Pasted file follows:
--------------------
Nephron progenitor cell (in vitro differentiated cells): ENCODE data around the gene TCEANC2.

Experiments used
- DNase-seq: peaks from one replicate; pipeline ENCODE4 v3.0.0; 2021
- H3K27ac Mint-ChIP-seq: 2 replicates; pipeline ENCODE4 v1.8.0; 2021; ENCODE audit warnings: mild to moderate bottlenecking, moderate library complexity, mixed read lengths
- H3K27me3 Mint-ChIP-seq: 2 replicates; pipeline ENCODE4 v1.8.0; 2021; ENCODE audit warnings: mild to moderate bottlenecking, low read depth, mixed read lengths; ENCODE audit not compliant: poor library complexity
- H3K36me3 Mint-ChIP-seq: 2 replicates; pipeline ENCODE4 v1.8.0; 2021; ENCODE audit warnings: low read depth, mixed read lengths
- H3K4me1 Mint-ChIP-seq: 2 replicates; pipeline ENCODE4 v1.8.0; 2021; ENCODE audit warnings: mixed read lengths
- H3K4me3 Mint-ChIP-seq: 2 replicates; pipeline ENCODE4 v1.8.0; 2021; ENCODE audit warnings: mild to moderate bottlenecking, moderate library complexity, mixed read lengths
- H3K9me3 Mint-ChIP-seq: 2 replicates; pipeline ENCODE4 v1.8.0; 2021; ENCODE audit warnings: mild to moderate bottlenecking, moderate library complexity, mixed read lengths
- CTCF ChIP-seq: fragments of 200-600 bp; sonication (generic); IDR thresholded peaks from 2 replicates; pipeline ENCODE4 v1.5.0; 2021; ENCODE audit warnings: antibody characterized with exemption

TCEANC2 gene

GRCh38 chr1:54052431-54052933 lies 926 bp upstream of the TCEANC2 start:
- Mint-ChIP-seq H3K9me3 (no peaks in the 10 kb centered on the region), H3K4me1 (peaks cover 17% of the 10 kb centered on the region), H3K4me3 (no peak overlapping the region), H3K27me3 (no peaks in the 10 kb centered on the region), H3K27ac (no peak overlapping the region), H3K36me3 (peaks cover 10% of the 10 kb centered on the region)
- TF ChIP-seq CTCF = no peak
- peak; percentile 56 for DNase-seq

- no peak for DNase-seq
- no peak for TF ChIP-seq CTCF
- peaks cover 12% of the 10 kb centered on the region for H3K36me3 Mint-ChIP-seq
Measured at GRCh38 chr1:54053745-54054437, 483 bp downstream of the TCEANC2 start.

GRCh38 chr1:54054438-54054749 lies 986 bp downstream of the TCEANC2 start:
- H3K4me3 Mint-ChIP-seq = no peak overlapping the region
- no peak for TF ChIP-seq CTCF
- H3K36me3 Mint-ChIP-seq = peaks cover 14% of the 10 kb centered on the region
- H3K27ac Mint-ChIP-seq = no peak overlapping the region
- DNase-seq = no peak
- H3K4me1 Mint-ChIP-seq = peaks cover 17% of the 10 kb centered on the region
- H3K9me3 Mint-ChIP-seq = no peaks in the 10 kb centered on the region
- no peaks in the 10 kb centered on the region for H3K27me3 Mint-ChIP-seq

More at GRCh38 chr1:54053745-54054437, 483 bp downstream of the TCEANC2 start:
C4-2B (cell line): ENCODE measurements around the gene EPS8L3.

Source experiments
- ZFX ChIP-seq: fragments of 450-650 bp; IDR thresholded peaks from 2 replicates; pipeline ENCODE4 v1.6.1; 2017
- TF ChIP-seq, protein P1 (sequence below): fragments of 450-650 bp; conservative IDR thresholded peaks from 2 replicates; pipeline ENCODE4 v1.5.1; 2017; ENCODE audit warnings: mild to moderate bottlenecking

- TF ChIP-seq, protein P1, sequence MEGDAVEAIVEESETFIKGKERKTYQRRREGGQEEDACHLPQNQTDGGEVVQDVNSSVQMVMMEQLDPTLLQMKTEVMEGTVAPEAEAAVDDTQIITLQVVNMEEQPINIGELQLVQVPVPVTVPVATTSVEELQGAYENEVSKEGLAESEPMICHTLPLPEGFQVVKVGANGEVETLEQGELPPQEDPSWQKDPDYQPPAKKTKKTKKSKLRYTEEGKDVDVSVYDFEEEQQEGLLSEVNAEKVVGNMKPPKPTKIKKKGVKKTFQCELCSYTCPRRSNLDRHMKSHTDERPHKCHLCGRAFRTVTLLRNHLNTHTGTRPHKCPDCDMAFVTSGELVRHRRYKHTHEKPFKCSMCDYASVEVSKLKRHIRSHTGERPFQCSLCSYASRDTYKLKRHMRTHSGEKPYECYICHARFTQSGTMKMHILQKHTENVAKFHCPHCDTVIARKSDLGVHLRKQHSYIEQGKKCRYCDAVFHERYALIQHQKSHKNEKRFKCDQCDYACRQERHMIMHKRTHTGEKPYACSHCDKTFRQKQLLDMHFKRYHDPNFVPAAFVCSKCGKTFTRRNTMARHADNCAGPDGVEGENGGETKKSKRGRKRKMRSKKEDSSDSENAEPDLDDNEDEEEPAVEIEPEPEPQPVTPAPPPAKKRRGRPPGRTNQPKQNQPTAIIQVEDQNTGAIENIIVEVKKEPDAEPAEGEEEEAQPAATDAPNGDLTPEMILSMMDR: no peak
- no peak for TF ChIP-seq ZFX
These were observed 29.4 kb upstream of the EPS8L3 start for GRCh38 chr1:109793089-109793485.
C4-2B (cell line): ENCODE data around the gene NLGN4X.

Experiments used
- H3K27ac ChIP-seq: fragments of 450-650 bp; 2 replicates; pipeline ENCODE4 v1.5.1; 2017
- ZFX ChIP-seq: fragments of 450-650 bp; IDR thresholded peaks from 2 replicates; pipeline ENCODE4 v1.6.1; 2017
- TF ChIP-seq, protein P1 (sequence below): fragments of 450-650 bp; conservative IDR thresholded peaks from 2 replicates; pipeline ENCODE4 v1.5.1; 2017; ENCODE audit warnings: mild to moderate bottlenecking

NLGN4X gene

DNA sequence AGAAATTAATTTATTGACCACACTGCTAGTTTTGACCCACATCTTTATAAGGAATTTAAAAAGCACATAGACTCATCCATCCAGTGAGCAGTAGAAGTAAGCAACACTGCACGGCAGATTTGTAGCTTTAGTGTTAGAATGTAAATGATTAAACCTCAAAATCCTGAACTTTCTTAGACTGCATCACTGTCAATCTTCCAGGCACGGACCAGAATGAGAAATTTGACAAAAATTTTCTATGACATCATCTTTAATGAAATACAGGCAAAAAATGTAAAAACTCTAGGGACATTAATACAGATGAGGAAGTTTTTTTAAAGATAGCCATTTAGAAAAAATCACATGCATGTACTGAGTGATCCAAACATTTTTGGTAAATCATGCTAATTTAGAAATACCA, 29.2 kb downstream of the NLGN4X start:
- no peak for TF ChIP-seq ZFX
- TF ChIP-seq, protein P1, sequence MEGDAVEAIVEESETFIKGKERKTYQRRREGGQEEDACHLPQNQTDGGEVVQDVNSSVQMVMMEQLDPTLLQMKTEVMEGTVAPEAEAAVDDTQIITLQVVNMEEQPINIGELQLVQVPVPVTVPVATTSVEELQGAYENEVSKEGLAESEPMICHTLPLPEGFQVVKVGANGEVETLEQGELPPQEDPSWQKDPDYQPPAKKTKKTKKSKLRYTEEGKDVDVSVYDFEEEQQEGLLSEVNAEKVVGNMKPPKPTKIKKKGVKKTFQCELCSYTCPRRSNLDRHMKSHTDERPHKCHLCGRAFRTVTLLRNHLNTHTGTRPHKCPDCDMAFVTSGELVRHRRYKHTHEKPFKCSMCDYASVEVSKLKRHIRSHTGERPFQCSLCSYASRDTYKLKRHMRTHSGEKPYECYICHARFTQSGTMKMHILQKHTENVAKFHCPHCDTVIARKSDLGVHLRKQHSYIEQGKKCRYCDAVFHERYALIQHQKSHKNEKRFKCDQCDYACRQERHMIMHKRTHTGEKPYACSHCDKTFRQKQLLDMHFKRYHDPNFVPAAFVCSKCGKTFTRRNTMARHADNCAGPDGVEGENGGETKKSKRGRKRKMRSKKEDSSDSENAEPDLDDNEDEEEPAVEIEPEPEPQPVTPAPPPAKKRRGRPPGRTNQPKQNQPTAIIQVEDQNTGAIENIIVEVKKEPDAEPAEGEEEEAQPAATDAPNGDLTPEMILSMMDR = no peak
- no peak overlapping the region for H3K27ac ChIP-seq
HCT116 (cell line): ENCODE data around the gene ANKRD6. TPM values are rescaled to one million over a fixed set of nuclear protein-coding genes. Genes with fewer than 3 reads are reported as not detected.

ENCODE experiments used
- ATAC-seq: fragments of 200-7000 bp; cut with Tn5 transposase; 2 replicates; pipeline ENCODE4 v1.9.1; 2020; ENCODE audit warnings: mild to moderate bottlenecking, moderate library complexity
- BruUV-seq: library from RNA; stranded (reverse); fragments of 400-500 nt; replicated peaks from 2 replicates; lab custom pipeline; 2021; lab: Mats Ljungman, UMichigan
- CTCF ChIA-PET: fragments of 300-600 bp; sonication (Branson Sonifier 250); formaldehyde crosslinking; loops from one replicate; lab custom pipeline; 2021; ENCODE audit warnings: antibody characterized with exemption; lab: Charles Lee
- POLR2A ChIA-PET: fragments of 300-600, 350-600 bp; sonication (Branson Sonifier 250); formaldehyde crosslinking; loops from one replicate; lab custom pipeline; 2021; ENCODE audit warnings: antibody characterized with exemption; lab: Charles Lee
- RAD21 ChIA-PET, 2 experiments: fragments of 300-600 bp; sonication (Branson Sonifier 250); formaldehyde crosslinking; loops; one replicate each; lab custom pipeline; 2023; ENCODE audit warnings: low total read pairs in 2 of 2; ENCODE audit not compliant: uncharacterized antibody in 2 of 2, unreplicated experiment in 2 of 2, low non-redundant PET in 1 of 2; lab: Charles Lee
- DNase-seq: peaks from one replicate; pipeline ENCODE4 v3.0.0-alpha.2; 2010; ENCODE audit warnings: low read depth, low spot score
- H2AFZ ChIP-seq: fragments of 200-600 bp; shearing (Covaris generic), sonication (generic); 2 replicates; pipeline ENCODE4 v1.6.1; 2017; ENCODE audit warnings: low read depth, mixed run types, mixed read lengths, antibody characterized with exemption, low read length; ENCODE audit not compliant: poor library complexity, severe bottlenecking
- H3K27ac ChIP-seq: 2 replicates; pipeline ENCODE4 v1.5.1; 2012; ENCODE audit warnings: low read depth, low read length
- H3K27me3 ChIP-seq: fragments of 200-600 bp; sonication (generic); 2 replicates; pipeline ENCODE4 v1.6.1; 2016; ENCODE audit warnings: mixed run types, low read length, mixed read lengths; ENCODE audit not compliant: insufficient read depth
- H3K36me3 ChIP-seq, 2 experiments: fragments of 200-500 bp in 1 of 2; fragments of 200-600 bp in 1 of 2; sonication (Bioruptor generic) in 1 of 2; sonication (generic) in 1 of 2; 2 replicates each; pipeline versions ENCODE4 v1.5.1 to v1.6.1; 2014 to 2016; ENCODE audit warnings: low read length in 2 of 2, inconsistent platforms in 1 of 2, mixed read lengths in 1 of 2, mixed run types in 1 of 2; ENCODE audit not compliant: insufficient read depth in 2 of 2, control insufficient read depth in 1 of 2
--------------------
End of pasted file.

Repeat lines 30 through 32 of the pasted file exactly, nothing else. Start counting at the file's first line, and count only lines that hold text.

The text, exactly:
C4-2B (cell line): ENCODE measurements around the gene EPS8L3.

Source experiments
- ZFX ChIP-seq: fragments of 450-650 bp; IDR thresholded peaks from 2 replicates; pipeline ENCODE4 v1.6.1; 2017